The Lower Zumbro River Valley
is as picturesque today as it was when the first explorers
viwed the steep, rugged dolomite cliffs that overlook
the deep scenic valleys and stands of hardwood forest.
The Zumbro River twists and turns
for over 80 miles as it flows through the lower Zumbro
River Valley. The river gather's strength and wides
as the North, Middle and South Forks join the main channel,
The most popular stretch of the river for paddlers
are from the Zumbro Lake power dam to Zumbro Falls or
from Zumbro Falls to either Hammond or Millville.
Canoeists will be taken by surprise
if they expect to drift down the Zumbro. The river's
lively current make it highly likely that they will
have to manuveur around an assortment of snags--- even
at moderate levels. These snags are the origin
of the French name for the river---"Riviere des
Embarras" or "River of Difficulties."
The Zumbro's water level depends on the flow at the
Rochester power dam. Generally, the dam operators release
water on weekends to raise the level sufficiently for
canoeing. Several canoe liveries operate along the Zumbro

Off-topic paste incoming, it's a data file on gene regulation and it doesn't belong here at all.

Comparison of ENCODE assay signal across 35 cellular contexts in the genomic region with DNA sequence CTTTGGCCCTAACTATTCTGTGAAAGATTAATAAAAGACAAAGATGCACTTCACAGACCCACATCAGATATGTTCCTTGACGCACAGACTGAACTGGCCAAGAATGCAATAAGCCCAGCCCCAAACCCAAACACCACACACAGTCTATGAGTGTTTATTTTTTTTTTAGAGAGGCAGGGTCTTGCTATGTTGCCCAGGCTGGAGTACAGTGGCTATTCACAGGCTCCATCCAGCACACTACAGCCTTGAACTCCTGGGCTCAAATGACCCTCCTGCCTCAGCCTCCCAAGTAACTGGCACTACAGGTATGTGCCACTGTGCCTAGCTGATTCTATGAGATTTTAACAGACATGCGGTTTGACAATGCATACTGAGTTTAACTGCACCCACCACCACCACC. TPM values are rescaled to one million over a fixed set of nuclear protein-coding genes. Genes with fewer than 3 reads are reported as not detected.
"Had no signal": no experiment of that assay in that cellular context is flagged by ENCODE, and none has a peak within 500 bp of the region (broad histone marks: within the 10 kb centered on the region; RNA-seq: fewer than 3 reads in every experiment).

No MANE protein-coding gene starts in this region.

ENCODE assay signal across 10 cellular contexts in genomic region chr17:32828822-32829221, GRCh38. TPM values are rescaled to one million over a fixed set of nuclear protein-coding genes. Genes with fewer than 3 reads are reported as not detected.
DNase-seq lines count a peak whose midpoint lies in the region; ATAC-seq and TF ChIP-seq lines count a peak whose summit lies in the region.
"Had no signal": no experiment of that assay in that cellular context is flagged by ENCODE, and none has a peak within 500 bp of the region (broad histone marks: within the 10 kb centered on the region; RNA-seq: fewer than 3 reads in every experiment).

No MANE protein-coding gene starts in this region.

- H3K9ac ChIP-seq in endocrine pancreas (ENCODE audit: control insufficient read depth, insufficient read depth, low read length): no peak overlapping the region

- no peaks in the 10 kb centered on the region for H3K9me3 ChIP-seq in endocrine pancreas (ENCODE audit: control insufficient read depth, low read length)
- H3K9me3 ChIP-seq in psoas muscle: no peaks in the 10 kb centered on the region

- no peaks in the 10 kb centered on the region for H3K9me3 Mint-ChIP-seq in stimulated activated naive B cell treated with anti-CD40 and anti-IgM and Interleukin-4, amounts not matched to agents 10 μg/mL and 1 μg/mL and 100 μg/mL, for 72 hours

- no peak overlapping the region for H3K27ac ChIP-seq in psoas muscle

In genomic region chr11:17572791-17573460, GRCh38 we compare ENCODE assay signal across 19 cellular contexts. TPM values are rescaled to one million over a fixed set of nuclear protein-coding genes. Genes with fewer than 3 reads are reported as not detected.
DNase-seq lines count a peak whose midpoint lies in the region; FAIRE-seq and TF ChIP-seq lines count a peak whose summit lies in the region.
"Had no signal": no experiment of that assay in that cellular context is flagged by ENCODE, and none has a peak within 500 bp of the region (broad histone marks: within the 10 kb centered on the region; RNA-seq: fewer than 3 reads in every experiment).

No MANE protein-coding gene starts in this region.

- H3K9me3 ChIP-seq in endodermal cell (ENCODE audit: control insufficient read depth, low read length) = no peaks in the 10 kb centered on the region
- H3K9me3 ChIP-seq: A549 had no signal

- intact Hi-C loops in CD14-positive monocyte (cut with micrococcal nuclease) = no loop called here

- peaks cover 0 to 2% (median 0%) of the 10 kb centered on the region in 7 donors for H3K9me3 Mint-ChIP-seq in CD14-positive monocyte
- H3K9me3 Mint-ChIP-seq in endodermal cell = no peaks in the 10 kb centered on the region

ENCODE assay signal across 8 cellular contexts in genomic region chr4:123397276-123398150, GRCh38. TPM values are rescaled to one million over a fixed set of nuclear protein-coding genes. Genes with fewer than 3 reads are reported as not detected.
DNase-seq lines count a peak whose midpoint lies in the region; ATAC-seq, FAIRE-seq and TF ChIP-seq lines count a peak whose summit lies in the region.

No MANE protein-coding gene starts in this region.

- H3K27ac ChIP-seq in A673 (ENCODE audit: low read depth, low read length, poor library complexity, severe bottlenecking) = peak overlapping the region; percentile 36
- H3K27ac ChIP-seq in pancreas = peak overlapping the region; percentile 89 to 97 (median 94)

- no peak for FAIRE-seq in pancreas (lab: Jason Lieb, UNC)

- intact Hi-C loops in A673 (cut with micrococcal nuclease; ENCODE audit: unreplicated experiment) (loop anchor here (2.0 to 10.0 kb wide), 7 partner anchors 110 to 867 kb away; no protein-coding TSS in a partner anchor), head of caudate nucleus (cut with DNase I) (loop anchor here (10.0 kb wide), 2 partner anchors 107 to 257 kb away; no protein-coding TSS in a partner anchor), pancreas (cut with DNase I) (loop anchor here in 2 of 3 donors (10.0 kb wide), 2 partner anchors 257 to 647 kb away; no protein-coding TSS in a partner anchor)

Everyone who uses the Zumbro should
be aware of how rapidly the river can rise after rainstorms.
The Zumbro is a good river for fishing
with catfish, small-mouth bass, walleye, and suckers.
Wildlife that can be observed along the banks include
deer, fox, grouse, eagles and herons. The wooded floodplains
and slopes are habitat for wood turtles. The rare Blanding's
turtle can be found on the upland sand prairies and
savannas around the Zumbro's mouth. Pickerel frogs
live in the marches, while fox snakes, racers, hognose
snakes, gopher snakes and timber rattlers can be found
in the valley. Rare birds that can be viewed include
red-shouldered hawks, bald eagles, osprey, cerulean
arblers and Acadian flycatchers. The open marshes give
sandhill cranes and moorhens habitat. MORE